Safety should be the number one priority when welding metal. So many welding-related injuries have occurred because people failed to take proper precautions prior to welding. While you can always re-weld a joint or fix a crack that develops in the assembly, an injury caused by welding hazards can be permanent and irreversible.

Some of the dangers of welding include loss of eyesight, dismemberment, hearing loss, arc burns, and general burns. To avoid these injuries that arise from welding, you need to put on the following safety essentials before you start to weld:

  • Safety glasses
  • Hearing protection
  • Safety boots
  • Welding helmet

Safety glasses protect your eyesight throughout the welding process. It keeps your eyes safe from hazardous material such as hazardous arc rays, spatter from a welding arc, and flying pieces of metal originating from a grinder.

Hearing protection is needed because it is an OSHA requirement and it helps to prevent hearing loss. This is because welding can be an inherently loud process. With hearing protection, you can minimize your exposure to higher decibel levels and maintain your hearing health.

Made from steel, the safety boots protect your feet from objects that fall down during the welding process. This can help to avoid an electric shock and injury to the foot.

Last but not least, a welding helmet is needed to ensure protection from welding sparks and closely weld any piece of metal without any danger.

3. Not Having Enough Practice

Even if you have a certification in welding, you must practice welding on spare piece of metals for a considerable period of time before taking on a professional welding job. Often, people make the mistakes of thinking that what they have read in books and learned in the welding class/course can be easily applied in the real life.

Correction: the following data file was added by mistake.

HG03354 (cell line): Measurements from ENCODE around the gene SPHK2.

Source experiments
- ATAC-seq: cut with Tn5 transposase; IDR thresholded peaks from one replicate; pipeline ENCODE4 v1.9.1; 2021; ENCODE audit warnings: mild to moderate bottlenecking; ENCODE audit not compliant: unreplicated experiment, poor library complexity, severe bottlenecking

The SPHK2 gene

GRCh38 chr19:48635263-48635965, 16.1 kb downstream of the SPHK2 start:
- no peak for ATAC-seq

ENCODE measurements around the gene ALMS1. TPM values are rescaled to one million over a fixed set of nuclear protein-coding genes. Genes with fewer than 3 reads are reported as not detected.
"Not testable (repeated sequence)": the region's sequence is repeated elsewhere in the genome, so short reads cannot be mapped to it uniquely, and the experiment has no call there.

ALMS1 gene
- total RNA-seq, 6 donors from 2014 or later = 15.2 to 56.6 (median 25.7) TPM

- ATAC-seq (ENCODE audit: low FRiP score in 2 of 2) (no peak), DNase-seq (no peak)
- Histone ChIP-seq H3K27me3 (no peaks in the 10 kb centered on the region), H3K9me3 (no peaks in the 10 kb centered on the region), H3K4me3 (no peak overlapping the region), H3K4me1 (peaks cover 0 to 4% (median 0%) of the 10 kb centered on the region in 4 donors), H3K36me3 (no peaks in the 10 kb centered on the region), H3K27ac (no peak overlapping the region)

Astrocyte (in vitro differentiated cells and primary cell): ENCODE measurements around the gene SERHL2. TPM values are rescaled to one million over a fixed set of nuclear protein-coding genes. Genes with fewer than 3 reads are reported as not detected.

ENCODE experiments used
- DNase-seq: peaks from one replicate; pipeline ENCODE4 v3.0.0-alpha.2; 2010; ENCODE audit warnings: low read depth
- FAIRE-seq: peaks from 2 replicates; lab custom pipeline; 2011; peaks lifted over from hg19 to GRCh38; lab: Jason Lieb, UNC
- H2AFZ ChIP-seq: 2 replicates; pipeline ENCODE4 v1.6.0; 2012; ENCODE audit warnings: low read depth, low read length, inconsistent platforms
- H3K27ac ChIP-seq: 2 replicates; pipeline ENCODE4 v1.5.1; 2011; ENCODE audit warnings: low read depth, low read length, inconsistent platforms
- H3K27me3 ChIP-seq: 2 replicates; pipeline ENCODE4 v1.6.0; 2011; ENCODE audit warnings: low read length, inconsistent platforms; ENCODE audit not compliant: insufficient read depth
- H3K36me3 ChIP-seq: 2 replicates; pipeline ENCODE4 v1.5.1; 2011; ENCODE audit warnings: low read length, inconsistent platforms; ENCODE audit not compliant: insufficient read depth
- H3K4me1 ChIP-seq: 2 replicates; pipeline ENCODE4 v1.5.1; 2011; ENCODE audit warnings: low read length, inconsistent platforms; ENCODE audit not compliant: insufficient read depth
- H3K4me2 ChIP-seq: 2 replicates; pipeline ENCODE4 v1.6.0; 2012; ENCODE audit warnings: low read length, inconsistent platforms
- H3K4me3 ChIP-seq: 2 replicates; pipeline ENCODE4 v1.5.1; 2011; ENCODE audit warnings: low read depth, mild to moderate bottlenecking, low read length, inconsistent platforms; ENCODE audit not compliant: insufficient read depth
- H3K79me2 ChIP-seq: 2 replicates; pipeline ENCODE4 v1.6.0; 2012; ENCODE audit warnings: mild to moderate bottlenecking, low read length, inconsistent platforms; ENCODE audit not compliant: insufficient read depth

Sure, books and courses can provide you with the knowledge of the welding process and the different methods used to perform them. However, they often do not prepare for hindrances that can occur when performing welding in real life; you can only learn about them when you practice welding. By practicing welding for some time, you will learn the hindrances that can occur in the process and how to overcome them. This will prepare you well for undertaking a professional welding job.

4. Storing and Handling Filler Metal in the Wrong Way

A common mistake that many welders make is keeping filler metals in a location that is constantly exposed to contaminants such as oil, dirt, or grease and is prone to moisture accumulation; the welding performance can be adversely affected by this.

If you want to avoid a poor weld that causes damage, then you should store the filler materials for the weld in a clean and dry place where the temperature is controlled; the materials should be kept here till the time they are needed for welding.

In addition to the above, you should cover wire coils and spools that are placed on the wire feeder for a long time with a plastic bag to secure them; you can also remove them from the feeder and keep them in the original packaging. An enclosed wire feeder ensures protection against contaminants. By storing and handling the filler material in this way, you will be able to prevent damage that can cause a poor weld and, ultimately, rework.

5. Choosing the Wrong Electrode and Wires

Regardless of your welding method, you must choose the suitable electrode and wires. This is because different electrodes are designed for different applications. Choosing the wrong electrode for an application or an electrode that isn’t designed for it can lead to a lot of problems in the welding process. The solution? Use an electrode that is designed for your specific application.

6. Choosing the Wrong Size Gun

You can need to incur the additional costs of buying and replacing the equipment if you use a welding gun that has a too-low or too-high amperage. Since a good amount of time is needed for part preparation, fixturing, and/or movement, welders cannot afford to spend an entire day welding.